26-30- There was nothing special about Mary. She was a regular girl from a regular family growing up and about to get married.
“O favored one” literally means “full of grace.” It is an expression used elsewhere in Scripture as a general reference to a Believer. Luke called Elizabeth blameless and righteous and simply called Mary a Believer. Likely this difference was to drive home the point that Elizabeth was not barren due to sin. Also, Elizabeth would probably have been more mature in the faith since she was older and had access to a live-in priest.
As with Elizabeth, we see that God chooses whom He will for His own reasons. Mary was a godly young woman, and God was pleased with this, but she was a sinner just like everyone else. She had not “found favor with God” or earned her position as Jesus’ mother because she was somehow holier than other young women like her. God’s favor rested on Mary because He chose her, not because she earned it.
34-37- Both Mary and Zechariah were confused and questioning when an angel showed up and announced an unplanned pregnancy. So why was Zechariah rebuked while Mary was merely given an explanation? First, Zechariah was a priest, and knew the Scriptures intimately. He knew there was precedent for his situation (Sarah, Rebekah, Rachel, etc.), had even prayed for a child, and should have known that God was capable of doing the same thing in his own family. There was zero precedent for Mary’s situation. She hadn’t prayed for a child, wasn’t married, and a virgin birth was unheard of. Though she undoubtedly knew some of the Scriptures, she certainly wouldn’t have known them as well as a priest. God knows the heart, and He knew that Zechariah’s question was born of doubt, and Mary’s was born of confusion, ignorance, and a desire to understand.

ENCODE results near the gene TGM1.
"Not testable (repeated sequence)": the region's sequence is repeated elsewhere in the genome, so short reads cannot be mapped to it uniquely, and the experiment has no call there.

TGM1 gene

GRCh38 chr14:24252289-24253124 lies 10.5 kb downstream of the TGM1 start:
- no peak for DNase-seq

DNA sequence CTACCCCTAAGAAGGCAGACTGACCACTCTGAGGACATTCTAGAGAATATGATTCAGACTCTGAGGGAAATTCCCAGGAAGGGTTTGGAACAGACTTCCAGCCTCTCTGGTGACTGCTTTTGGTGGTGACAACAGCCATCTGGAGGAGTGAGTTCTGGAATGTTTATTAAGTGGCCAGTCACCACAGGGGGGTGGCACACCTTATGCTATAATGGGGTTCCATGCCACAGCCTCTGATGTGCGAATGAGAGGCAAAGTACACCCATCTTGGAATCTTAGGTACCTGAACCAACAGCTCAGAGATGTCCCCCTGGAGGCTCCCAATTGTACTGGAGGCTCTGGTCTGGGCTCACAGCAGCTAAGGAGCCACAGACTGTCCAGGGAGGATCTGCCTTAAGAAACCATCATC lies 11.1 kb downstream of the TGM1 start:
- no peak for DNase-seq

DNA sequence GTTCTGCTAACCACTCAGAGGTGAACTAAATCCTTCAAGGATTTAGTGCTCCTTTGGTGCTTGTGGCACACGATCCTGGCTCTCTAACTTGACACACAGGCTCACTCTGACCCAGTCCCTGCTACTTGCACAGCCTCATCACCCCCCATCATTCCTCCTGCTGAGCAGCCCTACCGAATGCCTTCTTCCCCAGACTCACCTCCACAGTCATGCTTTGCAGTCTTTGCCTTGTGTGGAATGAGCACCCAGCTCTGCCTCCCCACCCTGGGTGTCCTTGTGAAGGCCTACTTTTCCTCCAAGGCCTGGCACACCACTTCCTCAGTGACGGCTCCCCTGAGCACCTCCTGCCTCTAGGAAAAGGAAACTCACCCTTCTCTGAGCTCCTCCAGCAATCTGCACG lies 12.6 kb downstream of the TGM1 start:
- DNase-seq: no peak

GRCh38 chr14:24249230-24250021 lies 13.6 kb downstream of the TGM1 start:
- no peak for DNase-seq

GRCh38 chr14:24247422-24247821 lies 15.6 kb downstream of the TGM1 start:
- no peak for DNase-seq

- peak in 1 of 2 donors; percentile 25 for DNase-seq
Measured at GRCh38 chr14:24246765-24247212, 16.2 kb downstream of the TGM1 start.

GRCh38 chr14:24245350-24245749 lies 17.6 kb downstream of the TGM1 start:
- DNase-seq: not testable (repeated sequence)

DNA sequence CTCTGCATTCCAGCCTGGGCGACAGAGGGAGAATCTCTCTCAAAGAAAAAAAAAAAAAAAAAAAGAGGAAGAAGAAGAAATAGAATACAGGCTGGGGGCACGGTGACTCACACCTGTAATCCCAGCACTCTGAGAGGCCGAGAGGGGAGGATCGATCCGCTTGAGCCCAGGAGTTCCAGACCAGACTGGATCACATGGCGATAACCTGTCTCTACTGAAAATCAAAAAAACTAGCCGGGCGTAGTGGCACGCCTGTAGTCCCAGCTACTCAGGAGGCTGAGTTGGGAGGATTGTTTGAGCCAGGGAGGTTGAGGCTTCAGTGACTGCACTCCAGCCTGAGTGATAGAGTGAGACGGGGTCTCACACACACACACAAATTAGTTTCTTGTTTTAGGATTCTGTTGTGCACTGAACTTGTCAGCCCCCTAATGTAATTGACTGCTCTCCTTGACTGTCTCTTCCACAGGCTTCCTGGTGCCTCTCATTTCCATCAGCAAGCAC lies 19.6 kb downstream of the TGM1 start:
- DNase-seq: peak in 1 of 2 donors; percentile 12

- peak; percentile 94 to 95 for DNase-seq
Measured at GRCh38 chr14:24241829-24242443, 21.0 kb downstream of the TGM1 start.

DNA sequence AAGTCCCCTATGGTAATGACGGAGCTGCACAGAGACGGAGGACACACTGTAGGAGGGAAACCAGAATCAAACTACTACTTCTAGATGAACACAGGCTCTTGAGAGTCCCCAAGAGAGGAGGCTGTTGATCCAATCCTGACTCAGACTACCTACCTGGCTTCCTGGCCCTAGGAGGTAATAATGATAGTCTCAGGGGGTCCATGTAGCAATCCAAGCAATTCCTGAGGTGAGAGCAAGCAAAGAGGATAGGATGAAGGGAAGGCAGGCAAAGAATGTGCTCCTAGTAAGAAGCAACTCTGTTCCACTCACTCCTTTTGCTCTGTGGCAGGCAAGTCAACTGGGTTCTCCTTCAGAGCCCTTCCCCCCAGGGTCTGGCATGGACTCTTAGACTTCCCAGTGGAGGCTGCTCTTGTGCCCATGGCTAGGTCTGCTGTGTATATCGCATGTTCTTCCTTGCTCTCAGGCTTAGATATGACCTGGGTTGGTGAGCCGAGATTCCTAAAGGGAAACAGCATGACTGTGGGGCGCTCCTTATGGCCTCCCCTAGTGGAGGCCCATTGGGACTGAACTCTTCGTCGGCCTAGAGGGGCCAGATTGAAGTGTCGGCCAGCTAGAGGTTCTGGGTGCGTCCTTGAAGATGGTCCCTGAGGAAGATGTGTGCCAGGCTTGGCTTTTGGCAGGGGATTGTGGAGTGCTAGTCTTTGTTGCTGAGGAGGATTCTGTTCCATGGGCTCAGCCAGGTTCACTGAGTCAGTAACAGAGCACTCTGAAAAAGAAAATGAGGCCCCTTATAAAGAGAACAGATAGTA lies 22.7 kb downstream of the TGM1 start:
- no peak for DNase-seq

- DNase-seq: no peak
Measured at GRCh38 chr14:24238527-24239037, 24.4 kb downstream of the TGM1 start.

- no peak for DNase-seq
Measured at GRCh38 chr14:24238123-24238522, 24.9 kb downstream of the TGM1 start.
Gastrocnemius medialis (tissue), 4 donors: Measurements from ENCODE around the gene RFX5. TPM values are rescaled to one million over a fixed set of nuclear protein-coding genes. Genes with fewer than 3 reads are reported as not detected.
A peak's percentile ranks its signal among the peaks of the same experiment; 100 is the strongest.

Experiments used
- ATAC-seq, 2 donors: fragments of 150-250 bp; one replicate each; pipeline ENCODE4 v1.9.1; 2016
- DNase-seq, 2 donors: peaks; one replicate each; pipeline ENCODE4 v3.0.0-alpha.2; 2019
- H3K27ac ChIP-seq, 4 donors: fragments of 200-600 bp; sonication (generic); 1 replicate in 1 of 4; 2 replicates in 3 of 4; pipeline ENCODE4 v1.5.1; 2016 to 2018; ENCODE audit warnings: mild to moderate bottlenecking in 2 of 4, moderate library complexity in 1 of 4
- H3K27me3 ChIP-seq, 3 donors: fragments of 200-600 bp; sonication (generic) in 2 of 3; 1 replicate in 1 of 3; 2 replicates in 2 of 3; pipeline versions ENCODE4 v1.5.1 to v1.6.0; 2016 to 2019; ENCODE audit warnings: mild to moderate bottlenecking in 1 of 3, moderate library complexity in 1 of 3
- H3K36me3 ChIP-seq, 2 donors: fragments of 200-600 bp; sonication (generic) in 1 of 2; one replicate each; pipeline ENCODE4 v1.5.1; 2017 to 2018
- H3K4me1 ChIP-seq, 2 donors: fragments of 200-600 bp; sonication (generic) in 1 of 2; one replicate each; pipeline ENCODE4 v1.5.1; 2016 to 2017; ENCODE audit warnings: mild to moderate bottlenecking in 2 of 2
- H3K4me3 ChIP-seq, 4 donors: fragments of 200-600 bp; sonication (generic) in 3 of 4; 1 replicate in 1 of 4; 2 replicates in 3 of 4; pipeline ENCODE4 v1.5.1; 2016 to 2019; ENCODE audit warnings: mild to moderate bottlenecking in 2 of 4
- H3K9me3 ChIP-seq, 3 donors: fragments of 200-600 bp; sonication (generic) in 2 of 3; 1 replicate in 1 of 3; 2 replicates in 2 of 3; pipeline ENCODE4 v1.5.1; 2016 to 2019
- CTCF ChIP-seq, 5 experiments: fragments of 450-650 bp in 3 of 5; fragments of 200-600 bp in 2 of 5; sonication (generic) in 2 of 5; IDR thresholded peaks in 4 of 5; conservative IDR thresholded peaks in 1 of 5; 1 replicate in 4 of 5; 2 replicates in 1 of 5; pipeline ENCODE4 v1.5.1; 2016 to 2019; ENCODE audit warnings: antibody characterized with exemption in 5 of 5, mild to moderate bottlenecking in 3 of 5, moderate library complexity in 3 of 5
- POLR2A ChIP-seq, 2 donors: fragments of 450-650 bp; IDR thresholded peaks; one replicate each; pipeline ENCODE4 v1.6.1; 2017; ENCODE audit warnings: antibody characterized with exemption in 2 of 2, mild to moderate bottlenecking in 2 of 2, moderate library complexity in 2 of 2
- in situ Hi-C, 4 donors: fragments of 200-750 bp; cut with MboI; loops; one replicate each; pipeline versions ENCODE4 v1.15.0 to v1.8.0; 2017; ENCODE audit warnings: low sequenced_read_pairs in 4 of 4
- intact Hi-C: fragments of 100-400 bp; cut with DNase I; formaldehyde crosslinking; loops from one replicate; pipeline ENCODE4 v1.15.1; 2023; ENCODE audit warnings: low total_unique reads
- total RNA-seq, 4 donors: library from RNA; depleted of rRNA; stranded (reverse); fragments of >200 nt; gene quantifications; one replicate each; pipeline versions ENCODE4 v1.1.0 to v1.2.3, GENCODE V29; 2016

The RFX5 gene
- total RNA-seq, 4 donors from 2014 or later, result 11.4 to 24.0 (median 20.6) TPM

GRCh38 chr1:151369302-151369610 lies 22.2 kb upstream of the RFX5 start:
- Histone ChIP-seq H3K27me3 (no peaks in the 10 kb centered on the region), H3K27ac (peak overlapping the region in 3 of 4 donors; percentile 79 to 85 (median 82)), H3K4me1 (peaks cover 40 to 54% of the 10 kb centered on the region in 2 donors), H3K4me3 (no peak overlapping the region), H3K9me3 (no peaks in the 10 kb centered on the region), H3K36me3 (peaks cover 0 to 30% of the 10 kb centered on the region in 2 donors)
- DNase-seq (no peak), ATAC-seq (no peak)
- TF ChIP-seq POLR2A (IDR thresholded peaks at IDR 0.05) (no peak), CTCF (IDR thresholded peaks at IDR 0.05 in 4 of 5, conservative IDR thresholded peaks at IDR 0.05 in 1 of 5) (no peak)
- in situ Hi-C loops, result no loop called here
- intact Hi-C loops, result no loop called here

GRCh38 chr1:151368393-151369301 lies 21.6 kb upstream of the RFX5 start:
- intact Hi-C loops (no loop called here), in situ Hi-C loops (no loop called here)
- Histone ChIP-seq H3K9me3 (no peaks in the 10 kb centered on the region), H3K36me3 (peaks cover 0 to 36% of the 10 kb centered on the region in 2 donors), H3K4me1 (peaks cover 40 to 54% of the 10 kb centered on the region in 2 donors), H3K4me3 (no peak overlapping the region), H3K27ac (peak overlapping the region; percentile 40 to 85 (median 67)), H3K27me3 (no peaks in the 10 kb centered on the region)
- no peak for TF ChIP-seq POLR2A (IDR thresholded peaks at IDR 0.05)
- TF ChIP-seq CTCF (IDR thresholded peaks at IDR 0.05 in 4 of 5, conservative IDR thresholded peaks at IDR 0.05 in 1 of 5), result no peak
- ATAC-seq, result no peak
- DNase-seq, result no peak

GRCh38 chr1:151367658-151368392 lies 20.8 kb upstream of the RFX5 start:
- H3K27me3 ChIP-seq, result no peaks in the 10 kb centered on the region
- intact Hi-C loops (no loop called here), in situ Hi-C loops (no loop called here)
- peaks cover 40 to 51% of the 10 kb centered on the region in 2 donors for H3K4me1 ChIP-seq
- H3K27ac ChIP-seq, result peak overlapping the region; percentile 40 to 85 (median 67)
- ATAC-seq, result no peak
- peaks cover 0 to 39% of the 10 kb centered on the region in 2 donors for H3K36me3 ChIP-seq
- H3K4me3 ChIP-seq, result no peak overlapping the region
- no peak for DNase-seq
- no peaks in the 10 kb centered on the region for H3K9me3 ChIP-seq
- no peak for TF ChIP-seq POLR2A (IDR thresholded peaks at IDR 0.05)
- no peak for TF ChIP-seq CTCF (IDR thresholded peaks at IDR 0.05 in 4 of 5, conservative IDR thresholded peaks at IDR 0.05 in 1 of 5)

38- Once again, a godly woman responds in a godly way. She didn’t express what was probably a very real fear– that she would be accused of adultery and possibly stoned, or that Joseph would divorce her (which he nearly did). She simply trusted that the God who was about to do this amazing thing was big enough to protect her from whatever might come her way. Whatever God wanted to do with her was fine. She was His servant.
Elizabeth, Mary, and Me (2 Corinthians 12:9)
The God who said “My power is made perfect in weakness,” (2 Cor.) has always delighted to show Himself glorious through weak, sinful, ordinary people from all walks of life like Elizabeth, Mary, and each of us. Though God will probably not do something as major in my life or yours as He did in Elizabeth’s and Mary’s lives, He is still at work in our lives, accomplishing His Kingdom purposes. And that is what is important.
Too many Christians these days wear themselves out running around asking, “What’s my purpose? What’s my purpose?” when what we should really be asking is, “What is God’s purpose for His Kingdom, and how can I be obedient to Him so He can accomplish His purposes through me?” Mary and Elizabeth both considered themselves nothing more than God’s slaves, and humbly submitted to whatever God wanted to do in their lives, whether it would bring joy or hardship. Will we do the same?